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Managing Hearing Loss in Winter

Patterson, Mark

doi: 10.1097/01.HJ.0000552758.04983.b8
Patient Handout

Mr. Patterson is a writer and videographer based in Chicago, IL. He frequently writes for REM Audiology and other speech and hearing practices in South Jersey and Philadelphia. He is a graduate of Temple University.

The winter months can be long and cold. But don't let your hearing health suffer. Moisture buildup and middle ear infections are usually more prevalent in cold weather, and the hardware and performance of hearing aids can often be impaired when exposed to water and wind. So, what can you do?

1. Come up with a plan. These preventative measures can save you from problems down the road:

  • Clean or suction debris from any exposed areas on your aid, and double check the receiver, battery contacts, and microphone ports.
  • Properly remove any earwax from your ear canal.
  • Purchase an auditory training program from your audiologist to keep up with your hearing-cognition regimen.

2. Keep your hearing aids dry. Consider getting a dehumidifier, which is a specialized drying canister for hearing aids. Store your hearing device in this canister overnight with the batteries taken out and the battery doors left open. If you don't have a dehumidifier, remember to regularly remove your hearing aid batteries and clean everything with a dry cloth.

If your hearing aids get wet, note these emergency tips:

  • Immediately wipe them dry, remove the ear mold if your aid has one, and take out the batteries.
  • Dry the battery compartment using a Q-tip or a safe cleaning tool.
  • Place your hearing aids in a dehumidifier or Ziploc bag with silica gel packets.
  • Let your devices sit for 24 hours.

3. Keep your ears dry. Water is the number one culprit for ear infections, which, if left untreated, can cause inflammation and temporary hearing loss. Cases of extreme cold can also aggravate certain preexisting conditions like exostosis (www.hear-it.org, 2011).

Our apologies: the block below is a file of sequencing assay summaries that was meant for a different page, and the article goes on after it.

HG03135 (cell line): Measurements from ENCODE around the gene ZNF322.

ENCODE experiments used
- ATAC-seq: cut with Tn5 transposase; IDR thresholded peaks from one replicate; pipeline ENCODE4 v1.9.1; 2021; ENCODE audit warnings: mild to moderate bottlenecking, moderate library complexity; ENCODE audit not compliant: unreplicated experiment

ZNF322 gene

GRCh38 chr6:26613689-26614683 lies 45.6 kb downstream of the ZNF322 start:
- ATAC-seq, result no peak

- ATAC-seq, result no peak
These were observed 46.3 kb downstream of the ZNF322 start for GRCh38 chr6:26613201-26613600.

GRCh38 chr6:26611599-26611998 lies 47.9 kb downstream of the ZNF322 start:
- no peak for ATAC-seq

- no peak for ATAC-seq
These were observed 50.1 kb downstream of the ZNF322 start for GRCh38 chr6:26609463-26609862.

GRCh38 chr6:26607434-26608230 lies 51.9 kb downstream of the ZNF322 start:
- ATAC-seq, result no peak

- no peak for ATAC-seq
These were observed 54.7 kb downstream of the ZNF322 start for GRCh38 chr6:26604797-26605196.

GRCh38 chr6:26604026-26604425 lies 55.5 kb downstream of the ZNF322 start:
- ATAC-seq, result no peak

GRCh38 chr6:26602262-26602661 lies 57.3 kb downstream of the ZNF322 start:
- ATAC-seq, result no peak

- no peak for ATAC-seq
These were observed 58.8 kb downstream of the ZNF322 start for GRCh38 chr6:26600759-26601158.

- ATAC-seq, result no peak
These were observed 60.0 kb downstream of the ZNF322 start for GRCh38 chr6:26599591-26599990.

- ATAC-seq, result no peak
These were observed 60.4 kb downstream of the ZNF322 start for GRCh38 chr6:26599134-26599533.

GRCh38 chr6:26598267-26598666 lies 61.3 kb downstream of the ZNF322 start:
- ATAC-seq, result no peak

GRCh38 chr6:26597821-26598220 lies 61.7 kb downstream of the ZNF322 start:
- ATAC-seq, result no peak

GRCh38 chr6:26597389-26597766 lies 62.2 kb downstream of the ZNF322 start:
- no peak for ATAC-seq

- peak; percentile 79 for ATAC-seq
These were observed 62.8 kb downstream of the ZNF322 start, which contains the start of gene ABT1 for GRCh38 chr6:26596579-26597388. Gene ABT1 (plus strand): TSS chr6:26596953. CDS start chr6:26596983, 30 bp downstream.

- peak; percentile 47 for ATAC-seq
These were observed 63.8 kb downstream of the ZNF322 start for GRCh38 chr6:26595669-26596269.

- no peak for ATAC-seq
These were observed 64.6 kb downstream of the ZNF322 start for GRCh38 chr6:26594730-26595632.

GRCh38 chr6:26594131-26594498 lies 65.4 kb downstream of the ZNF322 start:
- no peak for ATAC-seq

If water gets trapped in your ear:

  • Do not use Q-tips.
  • Use swimmer's ear drops to help clear any trapped water.
  • See your physician if you experience any ongoing pain, pressure, or popping.

4. Socialize. Try not to isolate yourself for more than one or two consecutive days. Even if you don't feel like leaving the warm comfort of your home, consider going to dinner or movies with friends or visiting your local library. If you're snowed in, do not sit in the quiet for too long. Listen to the radio or TV, or try an auditory training program. The more you practice hearing speech in noise and the more conversations you have in different environments, the easier it is to maintain your cognitive and hearing health benchmarks.

5. Prepare for travel. If you're planning for a winter getaway, prepare a hearing aid travel checklist. Include items like extra batteries (more than you think you'll need), cleaning tools, and backup devices (if you have them). Check out this handout (http://bit.ly/2I8Unuh) for tips on traveling with hearing loss. For accessibility information when traveling within the United States, visit www.transportation.gov.

6. Wear outdoor gear to protect your ears and prevent water damage of your device. When exercising outdoors or playing winter sports, wear wrist and forehead sweatbands to help intercept moisture. Use gears that fit over your hearing device and earmuffs to help safeguard your ears and hearing devices against snow and freezing temperatures.

When you're in a noisy area, particularly with loud snow blowers or snowmobiles, wear over-the-ear protection instead of in-the-ear varieties that have a tendency to trap liquid in the ear.

7. Give extra attention to children with hearing loss. In winter months, children are more prone to ear infections, which can exacerbate any existing hearing impairment (pennstatehershey.adam.com, 2016). Be mindful of any middle ear infection symptoms such as irritability, pain, loss of balance, trouble paying attention, or increased hearing difficulty. To help prevent infections and buildup of moisture-related bacteria, clean your child's ear mold with an audiologist-approved cleaning agent.

8. Manage your stress. It's easy for holiday anxiety to be replaced by winter stress, and if you're already struggling with your hearing, that stress can multiply. Though it is important to socialize, also take some time for yourself. Winter won't last forever, so enjoy the world around you.

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